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MACA Chess Horizons Magazine Article
 Chess Masters in Guangzhou
 Max Chia-hsin Lu
  July 2013
 I had the honor of visiting Guangzhou, China over the summer. There I met two of my Chinese chess friends. One of them was Grandmaster Li Shilong and his coach Huang Min Ju. We went out to dinner and had a nice conversation about chess.
I first met Shilong at the Thailand Open a few years ago. He was among the first Grandmasters that I met in my chess career and he taught me some basic concepts in openings. Shilong is impressive not only for his chess ability, but also because he has overcome significant adversity. He started having serious back pain from Ankylosing Spondylitis before pursuing his GM norms and could not sit down in a place for extended periods of time without 
being in severe pain. However, Shilong did not despair, and continued his chess career with Mr. Huang’s encouragement. Although it has been a long and difficult journey to become a Grandmaster, Shilong is humble and says that without Mr. Huang, he would never be as accomplished as he is today.
In the meeting, I thought that if he shared some thoughts of how he considers moves, it would really help me a lot. One technique that he taught me is listing the moves that you have available to you and deciding which one is the best one. I believe that most people do this when they are playing chess, however I didn’t realize that chess could be a multiple choice problem as well. Using the process of elimination, we can quickly eliminate choices that are illogical, or simply bad, for our position. After sorting through those moves, we can carefully consider the important moves that are left over. 
Another technique that Shilong talked to me about was necessary moves. For example, if you are participating in a Queen exchange, the only reasonable move would be to recapture the Queen, unless there is a mating combination or an in-between move. Instead of thinking about the next forty moves after you take the Queen, you can save an invaluable resource: time. By taking the Queen and then thinking, you are allowed to use some of his time to consider some moves that might be useful to you.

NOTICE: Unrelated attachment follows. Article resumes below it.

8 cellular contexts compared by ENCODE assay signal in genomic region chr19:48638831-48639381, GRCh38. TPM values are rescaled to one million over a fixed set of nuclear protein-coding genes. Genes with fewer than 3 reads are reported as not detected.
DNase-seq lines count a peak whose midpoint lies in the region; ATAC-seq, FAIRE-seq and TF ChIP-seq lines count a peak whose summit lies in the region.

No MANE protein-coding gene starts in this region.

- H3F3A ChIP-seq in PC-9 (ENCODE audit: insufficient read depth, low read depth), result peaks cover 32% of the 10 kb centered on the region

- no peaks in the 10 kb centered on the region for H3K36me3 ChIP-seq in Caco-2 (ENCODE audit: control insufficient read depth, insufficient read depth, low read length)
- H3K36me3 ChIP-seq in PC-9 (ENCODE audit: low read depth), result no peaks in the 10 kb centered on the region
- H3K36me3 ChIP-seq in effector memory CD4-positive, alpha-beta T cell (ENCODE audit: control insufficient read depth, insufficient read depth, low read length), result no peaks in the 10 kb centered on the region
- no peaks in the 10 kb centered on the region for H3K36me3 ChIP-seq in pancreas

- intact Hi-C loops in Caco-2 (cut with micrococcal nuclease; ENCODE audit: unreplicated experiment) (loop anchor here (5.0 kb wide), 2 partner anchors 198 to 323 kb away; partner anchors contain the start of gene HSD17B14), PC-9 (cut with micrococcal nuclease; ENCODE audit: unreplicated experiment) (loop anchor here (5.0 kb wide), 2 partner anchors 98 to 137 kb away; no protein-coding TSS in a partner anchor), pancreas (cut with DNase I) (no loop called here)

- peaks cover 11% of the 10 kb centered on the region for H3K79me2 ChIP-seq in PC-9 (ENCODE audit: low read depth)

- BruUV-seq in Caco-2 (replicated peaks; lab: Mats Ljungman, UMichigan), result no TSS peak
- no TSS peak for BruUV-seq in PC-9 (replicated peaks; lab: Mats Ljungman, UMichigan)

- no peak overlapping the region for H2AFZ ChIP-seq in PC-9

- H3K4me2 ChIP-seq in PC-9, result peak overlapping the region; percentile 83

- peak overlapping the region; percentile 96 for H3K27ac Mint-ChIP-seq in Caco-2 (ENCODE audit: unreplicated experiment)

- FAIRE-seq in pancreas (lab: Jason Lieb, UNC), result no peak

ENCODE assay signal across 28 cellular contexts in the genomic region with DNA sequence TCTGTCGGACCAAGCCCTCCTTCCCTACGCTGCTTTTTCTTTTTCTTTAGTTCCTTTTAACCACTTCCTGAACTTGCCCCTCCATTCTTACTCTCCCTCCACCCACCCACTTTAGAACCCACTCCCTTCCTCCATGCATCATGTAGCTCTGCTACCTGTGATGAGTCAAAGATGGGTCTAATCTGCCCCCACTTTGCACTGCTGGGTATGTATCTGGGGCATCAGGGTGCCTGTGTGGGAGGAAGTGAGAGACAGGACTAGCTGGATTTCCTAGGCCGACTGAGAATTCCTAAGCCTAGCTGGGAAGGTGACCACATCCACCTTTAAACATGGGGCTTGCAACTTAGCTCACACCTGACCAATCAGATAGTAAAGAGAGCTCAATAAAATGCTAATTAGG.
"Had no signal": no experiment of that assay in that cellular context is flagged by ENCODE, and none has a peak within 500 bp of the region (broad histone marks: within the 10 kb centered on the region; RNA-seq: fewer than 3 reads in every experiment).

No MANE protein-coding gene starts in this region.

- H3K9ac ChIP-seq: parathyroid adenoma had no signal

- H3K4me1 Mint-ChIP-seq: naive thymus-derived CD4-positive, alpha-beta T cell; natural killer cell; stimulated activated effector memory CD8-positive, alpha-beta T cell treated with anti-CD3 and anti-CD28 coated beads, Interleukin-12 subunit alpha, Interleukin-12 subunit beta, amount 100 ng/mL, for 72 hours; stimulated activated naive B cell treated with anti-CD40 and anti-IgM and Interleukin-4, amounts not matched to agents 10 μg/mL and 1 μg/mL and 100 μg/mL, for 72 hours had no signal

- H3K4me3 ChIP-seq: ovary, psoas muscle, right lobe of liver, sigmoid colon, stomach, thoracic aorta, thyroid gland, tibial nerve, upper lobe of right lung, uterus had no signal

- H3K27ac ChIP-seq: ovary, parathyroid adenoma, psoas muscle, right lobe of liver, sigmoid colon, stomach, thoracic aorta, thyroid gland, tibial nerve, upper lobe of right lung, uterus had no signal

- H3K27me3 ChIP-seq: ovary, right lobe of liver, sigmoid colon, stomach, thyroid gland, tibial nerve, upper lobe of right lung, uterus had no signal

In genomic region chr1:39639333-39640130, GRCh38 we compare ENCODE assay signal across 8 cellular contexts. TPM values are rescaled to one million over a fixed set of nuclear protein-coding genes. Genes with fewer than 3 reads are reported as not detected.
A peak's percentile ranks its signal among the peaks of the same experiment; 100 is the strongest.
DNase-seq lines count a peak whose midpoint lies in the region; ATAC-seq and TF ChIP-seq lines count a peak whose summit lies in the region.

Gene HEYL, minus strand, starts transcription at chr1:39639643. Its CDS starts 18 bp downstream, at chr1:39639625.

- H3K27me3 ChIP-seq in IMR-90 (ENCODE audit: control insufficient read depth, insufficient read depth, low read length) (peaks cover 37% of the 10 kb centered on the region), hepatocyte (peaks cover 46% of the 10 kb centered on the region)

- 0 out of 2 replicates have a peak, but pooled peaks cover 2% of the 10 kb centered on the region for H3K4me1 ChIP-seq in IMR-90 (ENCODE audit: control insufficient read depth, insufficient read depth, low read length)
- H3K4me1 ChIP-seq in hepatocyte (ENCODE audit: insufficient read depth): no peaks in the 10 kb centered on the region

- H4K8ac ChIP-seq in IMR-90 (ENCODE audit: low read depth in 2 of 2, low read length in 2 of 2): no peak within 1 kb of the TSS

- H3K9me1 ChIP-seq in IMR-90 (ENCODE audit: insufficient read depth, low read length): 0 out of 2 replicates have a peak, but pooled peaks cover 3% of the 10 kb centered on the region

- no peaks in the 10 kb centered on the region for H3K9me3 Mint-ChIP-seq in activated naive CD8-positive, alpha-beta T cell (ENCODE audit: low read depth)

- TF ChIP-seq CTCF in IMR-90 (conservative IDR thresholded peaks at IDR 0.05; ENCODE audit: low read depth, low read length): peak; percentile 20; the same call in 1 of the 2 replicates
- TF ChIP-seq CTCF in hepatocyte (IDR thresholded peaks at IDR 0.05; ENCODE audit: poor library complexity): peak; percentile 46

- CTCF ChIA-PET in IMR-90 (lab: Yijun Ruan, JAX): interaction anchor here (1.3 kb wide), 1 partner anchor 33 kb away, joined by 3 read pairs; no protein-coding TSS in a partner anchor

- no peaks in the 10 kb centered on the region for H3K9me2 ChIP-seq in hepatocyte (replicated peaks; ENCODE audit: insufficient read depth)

White to move
Imagine that you were playing White in the position above. Would you like to pursue a win, or settle for a draw? That is the first question that most players think of if presented with this position. Imagine also that you are under time pressure. In the position above, there are 7 squares where White’s King can move. If there are so many possibilities that you have to calculate, it is easy to be distracted. In fact, in this position, there is only one move that 
guarantees a victory and the other six can only hold a draw.
39...Ne2+ 40. Kh2!
This move simply wins because the Knight has no hope to catch up to the e6 pawn there are no checks or forks avaliable to take the pawn.
If White plays, 40. Kf3? this move simply loses the pawn 40...Nd4+ 41. Ke4 Nxe6
40. Kf2? also draws because of an unexpected Knight check! 40...Nc3 41. e7 Ne4+ 42. Ke3 Nf6.